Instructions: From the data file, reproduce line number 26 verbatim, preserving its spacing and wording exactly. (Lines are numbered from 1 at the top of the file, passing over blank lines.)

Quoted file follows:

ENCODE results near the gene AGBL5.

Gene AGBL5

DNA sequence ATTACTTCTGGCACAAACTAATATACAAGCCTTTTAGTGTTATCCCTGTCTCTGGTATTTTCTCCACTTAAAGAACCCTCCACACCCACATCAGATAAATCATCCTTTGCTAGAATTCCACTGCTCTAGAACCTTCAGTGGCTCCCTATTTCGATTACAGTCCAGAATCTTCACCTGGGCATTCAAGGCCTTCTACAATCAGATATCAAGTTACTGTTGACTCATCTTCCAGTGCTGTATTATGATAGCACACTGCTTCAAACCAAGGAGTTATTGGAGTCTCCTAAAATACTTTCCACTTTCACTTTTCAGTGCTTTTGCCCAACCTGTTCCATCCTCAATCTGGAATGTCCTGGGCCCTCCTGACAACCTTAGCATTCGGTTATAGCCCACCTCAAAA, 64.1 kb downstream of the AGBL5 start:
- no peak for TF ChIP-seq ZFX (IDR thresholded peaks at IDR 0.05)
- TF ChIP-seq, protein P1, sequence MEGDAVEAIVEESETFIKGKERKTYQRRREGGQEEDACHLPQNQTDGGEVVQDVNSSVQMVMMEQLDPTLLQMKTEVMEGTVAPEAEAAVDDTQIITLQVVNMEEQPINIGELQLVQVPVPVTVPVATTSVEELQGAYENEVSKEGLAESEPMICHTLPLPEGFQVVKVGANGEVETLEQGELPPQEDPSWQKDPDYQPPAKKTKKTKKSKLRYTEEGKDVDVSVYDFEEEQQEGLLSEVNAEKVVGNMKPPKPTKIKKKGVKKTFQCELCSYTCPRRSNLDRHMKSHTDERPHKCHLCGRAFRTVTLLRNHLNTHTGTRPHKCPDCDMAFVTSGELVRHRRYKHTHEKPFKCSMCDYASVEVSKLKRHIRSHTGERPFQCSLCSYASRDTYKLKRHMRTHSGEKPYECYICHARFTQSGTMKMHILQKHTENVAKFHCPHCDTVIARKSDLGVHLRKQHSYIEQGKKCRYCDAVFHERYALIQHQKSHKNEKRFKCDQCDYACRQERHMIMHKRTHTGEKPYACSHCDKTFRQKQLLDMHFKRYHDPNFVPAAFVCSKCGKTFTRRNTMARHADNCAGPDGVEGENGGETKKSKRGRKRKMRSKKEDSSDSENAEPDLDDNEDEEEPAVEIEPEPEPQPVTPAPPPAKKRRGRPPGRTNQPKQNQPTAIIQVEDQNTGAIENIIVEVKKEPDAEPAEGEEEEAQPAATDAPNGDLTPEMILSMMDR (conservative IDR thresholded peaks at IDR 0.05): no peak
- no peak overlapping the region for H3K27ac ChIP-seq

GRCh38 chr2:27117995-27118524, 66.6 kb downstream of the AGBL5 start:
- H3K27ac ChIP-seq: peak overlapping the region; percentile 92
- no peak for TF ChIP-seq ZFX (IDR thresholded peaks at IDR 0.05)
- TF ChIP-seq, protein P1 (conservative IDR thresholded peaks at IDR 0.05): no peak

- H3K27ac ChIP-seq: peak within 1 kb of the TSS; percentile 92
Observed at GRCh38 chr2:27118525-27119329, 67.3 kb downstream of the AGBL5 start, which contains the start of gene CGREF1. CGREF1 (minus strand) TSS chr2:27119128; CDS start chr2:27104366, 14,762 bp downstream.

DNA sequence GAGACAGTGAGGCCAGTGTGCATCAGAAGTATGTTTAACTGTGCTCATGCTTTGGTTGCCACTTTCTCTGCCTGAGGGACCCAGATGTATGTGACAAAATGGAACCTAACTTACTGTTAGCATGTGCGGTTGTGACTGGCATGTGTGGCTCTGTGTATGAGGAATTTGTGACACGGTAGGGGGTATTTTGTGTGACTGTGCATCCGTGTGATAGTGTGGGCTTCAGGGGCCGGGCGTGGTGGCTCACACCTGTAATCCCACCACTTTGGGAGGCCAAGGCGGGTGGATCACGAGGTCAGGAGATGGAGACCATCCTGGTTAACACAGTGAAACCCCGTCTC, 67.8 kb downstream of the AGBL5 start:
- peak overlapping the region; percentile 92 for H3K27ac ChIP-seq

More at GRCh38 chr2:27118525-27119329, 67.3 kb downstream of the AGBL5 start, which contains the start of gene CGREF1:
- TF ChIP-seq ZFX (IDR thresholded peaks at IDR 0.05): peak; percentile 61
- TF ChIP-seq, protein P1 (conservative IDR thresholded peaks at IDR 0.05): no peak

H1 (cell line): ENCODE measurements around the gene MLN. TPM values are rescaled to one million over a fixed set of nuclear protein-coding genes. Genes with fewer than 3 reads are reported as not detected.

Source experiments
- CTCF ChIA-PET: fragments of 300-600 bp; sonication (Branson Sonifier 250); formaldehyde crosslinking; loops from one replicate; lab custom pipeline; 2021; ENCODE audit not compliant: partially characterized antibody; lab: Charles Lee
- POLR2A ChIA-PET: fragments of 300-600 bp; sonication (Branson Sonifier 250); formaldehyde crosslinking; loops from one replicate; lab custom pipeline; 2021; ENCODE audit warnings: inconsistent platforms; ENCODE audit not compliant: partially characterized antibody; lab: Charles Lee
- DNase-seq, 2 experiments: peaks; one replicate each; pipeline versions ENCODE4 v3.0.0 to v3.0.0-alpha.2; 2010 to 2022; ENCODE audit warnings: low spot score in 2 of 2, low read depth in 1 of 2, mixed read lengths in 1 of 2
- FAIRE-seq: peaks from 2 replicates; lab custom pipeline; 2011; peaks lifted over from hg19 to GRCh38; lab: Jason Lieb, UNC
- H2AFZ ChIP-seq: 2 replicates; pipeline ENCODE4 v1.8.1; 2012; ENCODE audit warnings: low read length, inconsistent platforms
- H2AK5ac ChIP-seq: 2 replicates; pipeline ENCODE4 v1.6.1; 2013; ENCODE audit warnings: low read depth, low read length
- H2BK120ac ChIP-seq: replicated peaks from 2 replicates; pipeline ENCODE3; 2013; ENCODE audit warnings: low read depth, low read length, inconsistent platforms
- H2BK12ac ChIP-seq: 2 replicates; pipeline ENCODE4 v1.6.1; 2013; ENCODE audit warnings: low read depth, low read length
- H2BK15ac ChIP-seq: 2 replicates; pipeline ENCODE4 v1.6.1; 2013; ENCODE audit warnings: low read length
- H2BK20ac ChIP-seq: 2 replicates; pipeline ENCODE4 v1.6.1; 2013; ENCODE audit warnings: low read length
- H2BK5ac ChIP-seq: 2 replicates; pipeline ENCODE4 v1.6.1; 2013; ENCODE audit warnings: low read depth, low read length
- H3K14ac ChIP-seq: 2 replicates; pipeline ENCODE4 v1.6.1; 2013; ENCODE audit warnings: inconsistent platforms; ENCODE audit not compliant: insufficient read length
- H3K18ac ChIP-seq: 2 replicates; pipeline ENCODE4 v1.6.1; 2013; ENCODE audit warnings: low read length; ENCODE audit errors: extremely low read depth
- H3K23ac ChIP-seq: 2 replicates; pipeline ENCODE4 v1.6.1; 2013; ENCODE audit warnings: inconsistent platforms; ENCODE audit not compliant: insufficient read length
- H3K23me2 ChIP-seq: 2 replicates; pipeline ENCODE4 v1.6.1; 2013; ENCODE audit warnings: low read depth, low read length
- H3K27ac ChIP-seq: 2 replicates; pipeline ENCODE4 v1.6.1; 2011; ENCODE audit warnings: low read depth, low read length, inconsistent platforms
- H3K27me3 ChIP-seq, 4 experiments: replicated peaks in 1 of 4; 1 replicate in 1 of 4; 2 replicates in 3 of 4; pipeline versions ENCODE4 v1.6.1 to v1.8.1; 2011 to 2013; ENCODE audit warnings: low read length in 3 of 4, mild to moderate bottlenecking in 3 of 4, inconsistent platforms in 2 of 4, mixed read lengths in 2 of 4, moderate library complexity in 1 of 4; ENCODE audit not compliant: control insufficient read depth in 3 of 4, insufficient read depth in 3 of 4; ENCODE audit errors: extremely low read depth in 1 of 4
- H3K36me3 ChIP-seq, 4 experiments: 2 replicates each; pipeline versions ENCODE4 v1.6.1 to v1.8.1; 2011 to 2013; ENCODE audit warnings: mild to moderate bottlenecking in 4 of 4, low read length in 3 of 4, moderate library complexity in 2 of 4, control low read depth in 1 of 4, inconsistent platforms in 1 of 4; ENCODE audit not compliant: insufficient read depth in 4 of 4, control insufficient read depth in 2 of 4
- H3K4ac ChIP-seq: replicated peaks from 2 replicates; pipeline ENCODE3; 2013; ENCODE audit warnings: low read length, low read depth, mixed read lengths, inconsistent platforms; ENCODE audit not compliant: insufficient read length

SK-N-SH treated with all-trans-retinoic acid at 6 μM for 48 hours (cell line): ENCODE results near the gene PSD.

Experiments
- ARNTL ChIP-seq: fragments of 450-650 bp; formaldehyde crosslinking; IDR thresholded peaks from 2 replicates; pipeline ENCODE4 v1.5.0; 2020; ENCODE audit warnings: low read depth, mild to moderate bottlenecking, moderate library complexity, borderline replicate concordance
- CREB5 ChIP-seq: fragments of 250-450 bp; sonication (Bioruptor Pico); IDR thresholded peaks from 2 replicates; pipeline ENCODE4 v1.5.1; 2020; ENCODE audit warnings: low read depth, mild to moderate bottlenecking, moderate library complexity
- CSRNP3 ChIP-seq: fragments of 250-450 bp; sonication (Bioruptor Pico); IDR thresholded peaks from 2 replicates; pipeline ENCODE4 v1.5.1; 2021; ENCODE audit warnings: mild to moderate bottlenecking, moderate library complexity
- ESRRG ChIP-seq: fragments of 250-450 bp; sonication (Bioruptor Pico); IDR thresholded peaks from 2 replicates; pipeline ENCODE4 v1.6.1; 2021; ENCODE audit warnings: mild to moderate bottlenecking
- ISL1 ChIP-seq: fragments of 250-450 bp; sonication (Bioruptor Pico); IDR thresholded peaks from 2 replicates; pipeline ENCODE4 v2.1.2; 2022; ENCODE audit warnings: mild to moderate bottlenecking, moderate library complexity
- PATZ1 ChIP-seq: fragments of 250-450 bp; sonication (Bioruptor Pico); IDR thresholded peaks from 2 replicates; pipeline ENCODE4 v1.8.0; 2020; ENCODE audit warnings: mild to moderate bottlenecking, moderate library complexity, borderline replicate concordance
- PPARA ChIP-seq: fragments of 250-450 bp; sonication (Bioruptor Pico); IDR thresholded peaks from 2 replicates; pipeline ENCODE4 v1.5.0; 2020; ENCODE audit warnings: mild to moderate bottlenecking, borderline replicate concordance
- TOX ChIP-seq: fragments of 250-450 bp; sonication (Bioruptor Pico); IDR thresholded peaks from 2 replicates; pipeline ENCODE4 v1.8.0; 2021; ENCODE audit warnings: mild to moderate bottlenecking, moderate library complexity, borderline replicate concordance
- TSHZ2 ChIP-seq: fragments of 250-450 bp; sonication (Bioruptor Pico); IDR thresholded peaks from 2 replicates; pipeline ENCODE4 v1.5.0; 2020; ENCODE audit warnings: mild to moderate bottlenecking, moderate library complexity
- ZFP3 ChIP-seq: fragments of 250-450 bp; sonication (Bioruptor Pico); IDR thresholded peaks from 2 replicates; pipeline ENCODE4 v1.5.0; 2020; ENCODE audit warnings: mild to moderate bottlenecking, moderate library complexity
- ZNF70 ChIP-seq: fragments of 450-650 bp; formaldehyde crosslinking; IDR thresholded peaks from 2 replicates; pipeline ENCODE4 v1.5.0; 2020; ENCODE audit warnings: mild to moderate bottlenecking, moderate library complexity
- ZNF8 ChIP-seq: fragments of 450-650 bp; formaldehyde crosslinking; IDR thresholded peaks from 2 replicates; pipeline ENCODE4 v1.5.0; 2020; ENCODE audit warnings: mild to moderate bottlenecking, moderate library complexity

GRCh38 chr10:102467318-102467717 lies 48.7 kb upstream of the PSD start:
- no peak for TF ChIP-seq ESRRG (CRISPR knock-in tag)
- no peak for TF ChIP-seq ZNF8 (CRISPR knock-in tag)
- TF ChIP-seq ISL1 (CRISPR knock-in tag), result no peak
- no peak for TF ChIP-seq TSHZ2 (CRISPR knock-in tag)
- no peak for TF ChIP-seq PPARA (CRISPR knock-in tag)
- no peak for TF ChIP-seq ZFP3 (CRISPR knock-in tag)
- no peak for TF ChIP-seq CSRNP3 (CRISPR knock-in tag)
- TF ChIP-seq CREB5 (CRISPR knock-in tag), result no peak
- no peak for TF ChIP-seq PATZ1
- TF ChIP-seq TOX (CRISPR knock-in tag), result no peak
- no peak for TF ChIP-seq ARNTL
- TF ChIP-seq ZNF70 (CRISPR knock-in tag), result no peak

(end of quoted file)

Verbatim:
- H2BK120ac ChIP-seq: replicated peaks from 2 replicates; pipeline ENCODE3; 2013; ENCODE audit warnings: low read depth, low read length, inconsistent platforms